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Tue 14 Dec 2004
Learning About Plants in Singapore, ver 1.0
Category : articles
This was originally a response to a query about plants by N. Sivasothi on the Nature Singapore, mailing list on 13 December 2004. Timothy Pwee added a book list the next day. The article and list will subsequently be updated on this page.
For a list of guidebooks and resources on the web, see the Habitatnews links.
Joseph Lai has various photos up on the web that he is building up as a companion guide to Wayside Trees of Malaya. They are listed alphabetically by genera here.
I have a list of my nature related books here. The list is unsorted still; but search for the word "plant". Singapore Polytechnic used to have a lovely categorised list but they revised their webpage and I can't find it anymore.
Get the Science Centre guidebooks; only $5.20 a title; great value for money! Titles include Wayside Trees, Wildflowers, Bukit Timah forest, Boatanic Gardens Jungle, Ferns, the ecosystem titles, Growing Native Plants, Carnivorous Plants, Toxic Plants, Threatened Plants, and soon Figs (akan datang). Several are online and listed on the Habitatnews links page but you still need a book in hand.
Staring out with Wayside Trees
I was lucky - I started out late, when I was at the university. But I was lucky to be taught by Prof Wee Yeow Chin's - he had a series of first year introductory plants lectures. It was a startling eye-opener! Such courses or the time spent on them no longer exist so I am glad I was at the right place at what was then still the right time.
Besides my notes, I used Wee Yeow Chin's Singapore Science Centre Guide to Common Wayside Trees and also his title on Ferns and Fern Allies.
I looked for obvious examples of plants listed in the guidebooks, ignoring the ambiguous-looking ones until I became more experienced later. Wayside trees and ferns provided an easy foundation as each bus or mrt ride becomes a field trip!
From a foundation of wayside trees, ferns and some secondary forest plants, I started learning about forest plants and about the relationships between plants, such as families. I used the guide to Bukit Timah and the copy of Botanic Gardens Jungle in the Science Library (it was then out of print). I also looked through Ivan Polunin's books that listed plants by habitats.
Later I also started using the guides for plants in Malaysia and Sabah - colourful pictures were and are still important to me! This later stretched to Southeast Asian titles.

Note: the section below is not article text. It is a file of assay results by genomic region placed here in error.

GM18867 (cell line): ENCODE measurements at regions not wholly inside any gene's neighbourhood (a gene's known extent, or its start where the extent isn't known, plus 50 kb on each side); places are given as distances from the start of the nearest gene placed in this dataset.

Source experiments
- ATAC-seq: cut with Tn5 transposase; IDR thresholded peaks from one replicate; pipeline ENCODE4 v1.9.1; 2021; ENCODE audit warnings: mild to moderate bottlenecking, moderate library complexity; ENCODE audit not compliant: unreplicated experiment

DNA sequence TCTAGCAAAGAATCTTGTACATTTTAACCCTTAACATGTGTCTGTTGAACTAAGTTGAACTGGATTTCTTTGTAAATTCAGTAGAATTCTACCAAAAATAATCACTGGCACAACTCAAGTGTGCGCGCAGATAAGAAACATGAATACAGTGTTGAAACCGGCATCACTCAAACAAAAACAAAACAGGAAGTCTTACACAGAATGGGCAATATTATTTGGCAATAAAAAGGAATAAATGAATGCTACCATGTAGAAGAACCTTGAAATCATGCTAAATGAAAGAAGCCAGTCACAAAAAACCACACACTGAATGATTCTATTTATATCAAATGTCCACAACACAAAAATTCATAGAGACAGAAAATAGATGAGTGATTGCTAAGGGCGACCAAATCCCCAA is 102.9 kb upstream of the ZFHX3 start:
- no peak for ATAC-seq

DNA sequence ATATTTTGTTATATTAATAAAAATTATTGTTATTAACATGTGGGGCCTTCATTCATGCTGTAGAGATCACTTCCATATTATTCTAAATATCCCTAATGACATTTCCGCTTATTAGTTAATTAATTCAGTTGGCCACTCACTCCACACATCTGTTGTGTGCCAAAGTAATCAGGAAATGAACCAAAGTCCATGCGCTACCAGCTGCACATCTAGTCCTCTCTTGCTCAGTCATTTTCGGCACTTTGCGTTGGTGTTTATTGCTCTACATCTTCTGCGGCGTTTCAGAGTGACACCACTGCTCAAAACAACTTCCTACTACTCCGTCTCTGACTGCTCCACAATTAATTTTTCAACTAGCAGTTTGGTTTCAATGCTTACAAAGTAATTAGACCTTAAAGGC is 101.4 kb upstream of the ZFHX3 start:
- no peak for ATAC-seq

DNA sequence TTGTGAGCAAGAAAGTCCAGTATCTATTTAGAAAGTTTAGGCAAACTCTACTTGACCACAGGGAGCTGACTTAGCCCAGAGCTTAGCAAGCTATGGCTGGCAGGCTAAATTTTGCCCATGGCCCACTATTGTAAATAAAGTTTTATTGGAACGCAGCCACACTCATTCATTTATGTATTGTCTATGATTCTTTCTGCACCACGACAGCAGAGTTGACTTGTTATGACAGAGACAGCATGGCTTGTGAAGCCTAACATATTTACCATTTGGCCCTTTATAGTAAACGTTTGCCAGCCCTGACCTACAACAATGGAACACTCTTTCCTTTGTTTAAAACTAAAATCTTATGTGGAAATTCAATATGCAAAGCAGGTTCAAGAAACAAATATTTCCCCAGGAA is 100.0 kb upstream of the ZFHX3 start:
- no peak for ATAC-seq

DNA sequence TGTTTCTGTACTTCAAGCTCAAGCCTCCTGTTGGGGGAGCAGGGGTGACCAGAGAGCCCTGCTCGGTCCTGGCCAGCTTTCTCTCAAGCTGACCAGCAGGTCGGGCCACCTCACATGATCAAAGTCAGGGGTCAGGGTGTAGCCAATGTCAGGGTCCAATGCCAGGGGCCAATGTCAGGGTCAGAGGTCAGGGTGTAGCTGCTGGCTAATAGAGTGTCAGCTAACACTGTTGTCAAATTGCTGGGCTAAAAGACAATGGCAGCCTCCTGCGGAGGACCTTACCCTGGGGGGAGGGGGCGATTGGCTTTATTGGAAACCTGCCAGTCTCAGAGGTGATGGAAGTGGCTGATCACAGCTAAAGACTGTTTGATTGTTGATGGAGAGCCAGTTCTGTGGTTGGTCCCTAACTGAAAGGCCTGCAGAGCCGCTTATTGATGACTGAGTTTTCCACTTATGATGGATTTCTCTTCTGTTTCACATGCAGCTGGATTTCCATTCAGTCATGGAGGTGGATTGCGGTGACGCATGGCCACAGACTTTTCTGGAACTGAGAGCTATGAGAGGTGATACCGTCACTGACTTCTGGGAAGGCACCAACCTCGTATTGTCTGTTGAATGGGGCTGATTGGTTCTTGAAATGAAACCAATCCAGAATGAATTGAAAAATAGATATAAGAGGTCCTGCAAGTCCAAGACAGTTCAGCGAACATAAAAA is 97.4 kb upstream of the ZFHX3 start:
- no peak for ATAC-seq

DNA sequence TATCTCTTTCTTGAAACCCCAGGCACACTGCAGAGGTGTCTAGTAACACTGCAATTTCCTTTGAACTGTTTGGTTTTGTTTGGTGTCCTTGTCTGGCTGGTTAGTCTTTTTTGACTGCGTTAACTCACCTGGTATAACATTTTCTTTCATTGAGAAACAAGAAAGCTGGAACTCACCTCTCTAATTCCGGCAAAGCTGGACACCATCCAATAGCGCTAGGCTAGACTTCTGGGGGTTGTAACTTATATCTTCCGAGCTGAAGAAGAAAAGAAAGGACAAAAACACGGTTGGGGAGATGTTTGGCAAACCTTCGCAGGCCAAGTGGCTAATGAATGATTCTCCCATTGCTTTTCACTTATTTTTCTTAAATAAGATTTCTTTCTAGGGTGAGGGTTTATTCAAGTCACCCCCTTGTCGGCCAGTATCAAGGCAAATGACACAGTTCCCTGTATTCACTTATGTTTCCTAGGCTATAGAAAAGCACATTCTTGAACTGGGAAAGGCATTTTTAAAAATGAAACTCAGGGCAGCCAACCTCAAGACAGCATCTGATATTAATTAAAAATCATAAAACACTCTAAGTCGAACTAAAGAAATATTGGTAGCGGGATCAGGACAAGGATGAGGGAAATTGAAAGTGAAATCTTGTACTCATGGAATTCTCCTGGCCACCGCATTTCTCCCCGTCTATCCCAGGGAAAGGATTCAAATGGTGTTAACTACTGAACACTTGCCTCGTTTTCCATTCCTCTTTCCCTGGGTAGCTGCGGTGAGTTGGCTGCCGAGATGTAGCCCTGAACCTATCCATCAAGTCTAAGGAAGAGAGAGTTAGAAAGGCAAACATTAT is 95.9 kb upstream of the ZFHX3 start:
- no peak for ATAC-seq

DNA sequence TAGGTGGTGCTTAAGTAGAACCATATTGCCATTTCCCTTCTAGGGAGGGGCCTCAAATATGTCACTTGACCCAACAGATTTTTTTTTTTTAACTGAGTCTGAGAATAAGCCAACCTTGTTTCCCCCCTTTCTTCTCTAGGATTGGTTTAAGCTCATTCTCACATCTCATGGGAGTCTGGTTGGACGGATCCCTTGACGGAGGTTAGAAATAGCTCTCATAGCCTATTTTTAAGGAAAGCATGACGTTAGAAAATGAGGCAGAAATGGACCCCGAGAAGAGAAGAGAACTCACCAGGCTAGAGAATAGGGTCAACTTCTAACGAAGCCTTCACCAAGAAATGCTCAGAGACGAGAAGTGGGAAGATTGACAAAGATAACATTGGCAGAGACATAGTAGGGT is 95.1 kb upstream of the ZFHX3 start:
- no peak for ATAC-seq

There are many more local titles for forest, ornamental and wayside trees these days. One example is NParks' 1,001 garden plants in Singapore or Chua Ee Kiam's book, "Ours To Protect."
Learning by drawing
I had realised the note-taking we all did when starting out had helped tremendously. In my drawings (ugly as they were) I amplified features that I used to identify plants with; this was critical in recognising the plant again later whether by memory or by reference to the drawing. For some trees, I even wrote down the exact location so I could come back for a second look one day.
During mangrove courses, I usually ask participants to make drawings of Sea Hibiscus, a very common plant everyone thinks they recognise easily. When they made their first drawing, experienced guides too were surprised at the degree of detail they had completely missed, just as I had earlier myself!
Field Trips and Guided Walks
The Singapore Botanic Gradens, Fort Canning and many parks label their plants quite comprehensively so you can learn new plants and confirm suspicions. It is amazing how a seemingly obscure looking plant I see one day turns up everywhere subsequently!
The Nature Society (Singapore) has a plant group and conducts a few public events and some specialised sessions. You might consider joining them at some point if you find yourself strongly drawn to plants.
Timothy Pwee added a book list on 14th December 2004. This list will be updated and maintained, as will this article on Habitatnews at this page - Learning about Plants in Singapore.